Legendary South African all-rounder Mike Procter dies, aged 77

Mike Procter, one of South Africa's great all-rounders, has died at the age of 77.

Procter's wife Maryna confirmed the news to South African press late on Saturday after complications during heart surgery.

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Procter is considered as a Test great despite a short international career,  abbreviated due to South Africa's sporting isolation from the 1970s and 1980s. He played seven Test matches, all against Australia, taking 41 wickets at an impressive average of 15.02. Known for a chest-on action and releasing the ball early in his delivery stride, South Africa went undefeated in the seven-Test stretch, winning six matches.

Procter was also known for his power with the bat, making key runs in a 4-0 whitewash of Australia in 1969/1970, and his work for South Africa was acknowledged by Wisden, named as one of their Cricketers of the Year in 1970.

Procter's unique bowling action

Procter was South Africa's coach upon their readmission to international cricket, and oversaw the Proteas' 1992 Cricket World Cup to the semi-finals.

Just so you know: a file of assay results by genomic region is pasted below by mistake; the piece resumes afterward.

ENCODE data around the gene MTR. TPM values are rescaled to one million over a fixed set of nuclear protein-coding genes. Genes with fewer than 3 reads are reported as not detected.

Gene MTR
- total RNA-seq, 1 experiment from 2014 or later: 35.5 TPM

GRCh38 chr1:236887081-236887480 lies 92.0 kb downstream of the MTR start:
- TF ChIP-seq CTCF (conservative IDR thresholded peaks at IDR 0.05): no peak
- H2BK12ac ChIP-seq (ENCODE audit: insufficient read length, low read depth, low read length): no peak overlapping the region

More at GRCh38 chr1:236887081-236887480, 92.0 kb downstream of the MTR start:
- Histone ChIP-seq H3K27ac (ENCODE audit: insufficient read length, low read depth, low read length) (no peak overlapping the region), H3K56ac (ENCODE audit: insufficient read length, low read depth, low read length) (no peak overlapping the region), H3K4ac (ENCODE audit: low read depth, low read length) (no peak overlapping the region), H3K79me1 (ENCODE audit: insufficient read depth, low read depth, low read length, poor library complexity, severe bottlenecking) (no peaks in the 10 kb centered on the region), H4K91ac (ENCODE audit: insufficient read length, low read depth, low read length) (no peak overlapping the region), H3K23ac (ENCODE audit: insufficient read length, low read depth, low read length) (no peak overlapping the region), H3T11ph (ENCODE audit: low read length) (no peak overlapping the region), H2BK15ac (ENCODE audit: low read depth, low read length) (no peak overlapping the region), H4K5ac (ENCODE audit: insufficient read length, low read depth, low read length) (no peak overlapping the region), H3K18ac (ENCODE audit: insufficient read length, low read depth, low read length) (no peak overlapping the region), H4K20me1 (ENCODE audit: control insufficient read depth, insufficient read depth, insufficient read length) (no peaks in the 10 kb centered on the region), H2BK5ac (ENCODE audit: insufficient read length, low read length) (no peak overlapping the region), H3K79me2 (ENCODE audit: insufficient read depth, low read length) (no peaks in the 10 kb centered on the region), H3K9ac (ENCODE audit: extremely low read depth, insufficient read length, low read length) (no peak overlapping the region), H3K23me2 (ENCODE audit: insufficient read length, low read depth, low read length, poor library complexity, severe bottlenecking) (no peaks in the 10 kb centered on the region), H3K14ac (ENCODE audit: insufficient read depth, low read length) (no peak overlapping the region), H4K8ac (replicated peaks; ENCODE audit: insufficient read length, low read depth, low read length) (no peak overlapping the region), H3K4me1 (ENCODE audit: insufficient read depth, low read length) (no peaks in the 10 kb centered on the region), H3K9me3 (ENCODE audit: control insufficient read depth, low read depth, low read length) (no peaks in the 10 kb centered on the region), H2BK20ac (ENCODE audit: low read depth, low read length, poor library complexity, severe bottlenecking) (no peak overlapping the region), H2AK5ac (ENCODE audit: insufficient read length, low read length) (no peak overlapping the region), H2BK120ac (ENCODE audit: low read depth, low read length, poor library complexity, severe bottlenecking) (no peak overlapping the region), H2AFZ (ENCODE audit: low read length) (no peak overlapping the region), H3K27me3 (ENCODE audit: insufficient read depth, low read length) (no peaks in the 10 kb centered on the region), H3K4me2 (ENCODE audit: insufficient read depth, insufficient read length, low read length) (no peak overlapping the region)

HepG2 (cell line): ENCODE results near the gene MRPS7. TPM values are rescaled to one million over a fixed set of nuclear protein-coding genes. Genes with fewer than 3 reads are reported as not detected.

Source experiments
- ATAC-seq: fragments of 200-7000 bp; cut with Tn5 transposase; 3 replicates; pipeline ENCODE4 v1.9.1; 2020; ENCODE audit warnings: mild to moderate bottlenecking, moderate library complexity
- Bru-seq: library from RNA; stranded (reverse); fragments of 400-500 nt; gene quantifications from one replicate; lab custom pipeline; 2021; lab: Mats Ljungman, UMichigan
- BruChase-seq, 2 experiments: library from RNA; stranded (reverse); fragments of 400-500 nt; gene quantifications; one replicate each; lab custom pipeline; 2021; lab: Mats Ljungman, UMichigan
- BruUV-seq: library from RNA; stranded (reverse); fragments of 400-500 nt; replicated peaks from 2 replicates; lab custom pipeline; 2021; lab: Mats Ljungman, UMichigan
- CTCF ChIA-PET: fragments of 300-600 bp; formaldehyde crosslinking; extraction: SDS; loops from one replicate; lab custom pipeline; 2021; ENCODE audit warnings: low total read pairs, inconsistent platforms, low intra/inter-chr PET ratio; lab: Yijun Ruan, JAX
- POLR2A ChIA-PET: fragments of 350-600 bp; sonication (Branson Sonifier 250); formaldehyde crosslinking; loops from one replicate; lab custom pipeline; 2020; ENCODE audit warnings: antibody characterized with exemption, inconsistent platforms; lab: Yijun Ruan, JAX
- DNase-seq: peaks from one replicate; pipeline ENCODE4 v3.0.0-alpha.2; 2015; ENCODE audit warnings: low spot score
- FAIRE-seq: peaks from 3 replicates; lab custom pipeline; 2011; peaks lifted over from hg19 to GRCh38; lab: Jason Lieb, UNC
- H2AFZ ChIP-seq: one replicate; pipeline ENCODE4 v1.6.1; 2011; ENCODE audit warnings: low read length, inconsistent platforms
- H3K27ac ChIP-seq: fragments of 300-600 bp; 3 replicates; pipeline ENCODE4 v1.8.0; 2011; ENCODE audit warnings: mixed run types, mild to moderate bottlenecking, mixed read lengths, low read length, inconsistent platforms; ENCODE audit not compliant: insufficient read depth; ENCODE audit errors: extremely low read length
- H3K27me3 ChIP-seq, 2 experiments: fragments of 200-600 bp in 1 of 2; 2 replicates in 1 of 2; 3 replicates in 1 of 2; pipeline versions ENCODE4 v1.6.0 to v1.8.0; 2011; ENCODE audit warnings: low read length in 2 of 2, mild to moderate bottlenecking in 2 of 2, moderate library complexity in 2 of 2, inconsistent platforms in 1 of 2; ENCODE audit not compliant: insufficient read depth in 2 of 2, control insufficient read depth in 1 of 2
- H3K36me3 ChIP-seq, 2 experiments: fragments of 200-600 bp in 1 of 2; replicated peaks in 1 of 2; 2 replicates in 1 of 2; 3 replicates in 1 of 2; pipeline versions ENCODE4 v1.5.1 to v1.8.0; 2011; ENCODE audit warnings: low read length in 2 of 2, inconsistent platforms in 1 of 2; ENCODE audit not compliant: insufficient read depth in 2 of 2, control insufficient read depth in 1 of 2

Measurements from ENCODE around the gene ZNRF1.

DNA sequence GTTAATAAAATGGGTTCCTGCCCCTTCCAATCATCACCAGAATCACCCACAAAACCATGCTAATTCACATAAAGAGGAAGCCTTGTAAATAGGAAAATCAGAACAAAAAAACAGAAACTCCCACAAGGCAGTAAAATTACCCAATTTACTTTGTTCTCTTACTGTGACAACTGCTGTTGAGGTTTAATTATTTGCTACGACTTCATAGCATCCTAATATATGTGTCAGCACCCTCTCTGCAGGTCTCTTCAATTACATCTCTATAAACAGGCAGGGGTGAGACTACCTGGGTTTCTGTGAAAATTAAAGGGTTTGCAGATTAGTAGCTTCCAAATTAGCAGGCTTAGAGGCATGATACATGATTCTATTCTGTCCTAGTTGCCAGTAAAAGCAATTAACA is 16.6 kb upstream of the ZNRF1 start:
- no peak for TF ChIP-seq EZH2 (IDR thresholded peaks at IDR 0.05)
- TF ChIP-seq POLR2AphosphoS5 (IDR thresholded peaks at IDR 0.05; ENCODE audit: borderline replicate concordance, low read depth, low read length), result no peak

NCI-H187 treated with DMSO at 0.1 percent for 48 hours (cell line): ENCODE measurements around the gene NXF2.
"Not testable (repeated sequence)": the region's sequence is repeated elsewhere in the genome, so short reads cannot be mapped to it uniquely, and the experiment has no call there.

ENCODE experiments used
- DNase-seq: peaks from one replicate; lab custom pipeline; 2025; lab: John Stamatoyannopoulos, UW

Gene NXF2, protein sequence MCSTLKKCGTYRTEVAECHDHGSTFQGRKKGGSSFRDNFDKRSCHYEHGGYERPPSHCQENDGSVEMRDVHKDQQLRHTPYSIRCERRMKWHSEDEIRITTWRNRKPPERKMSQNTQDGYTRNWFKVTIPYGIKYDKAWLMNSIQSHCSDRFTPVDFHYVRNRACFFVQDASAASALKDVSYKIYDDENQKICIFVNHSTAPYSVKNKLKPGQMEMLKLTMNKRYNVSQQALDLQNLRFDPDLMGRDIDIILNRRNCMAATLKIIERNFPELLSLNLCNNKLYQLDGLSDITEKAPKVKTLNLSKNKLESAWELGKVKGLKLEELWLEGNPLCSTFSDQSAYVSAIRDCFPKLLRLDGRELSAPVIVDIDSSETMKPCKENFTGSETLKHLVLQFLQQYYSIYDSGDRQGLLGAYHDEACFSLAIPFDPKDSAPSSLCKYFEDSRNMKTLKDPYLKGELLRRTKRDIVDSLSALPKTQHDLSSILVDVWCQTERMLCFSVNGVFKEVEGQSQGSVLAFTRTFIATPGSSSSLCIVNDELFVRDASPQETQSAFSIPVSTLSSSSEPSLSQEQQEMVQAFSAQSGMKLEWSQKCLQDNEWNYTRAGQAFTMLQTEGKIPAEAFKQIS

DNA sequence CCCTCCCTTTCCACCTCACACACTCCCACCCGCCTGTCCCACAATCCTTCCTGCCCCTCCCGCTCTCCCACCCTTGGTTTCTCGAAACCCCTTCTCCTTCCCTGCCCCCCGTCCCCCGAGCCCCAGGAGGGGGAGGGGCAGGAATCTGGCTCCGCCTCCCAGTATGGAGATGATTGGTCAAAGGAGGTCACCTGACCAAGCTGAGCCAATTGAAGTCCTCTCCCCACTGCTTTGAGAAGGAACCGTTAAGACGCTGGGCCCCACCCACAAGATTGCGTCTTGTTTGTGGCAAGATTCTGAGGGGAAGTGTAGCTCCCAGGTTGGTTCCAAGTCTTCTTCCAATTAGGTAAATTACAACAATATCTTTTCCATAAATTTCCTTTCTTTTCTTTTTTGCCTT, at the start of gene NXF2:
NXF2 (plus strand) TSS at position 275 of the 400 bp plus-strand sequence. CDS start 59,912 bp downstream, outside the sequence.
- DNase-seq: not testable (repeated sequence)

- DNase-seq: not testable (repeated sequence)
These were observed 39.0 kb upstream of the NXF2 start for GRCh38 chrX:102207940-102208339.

Procter went on to serve as an ICC match referee between 2002 and 2008.

“It’s sad to hear of Mike’s death," ICC Chief Executive Geoff Allardice said in his statement. "He was one of the most admired cricketers of his time and one of the most feared opponents. He was a quick bowler and an attacking batter who excelled against all opposition.

“Mike was one of the biggest names in a fine South Africa side that included the likes of Barry Richards and Graeme Pollock. He also officiated as an ICC Match Referee in several important series. The world of cricket will be poorer for his death,” Allardice said.

Mike Procter with Michael Vaughan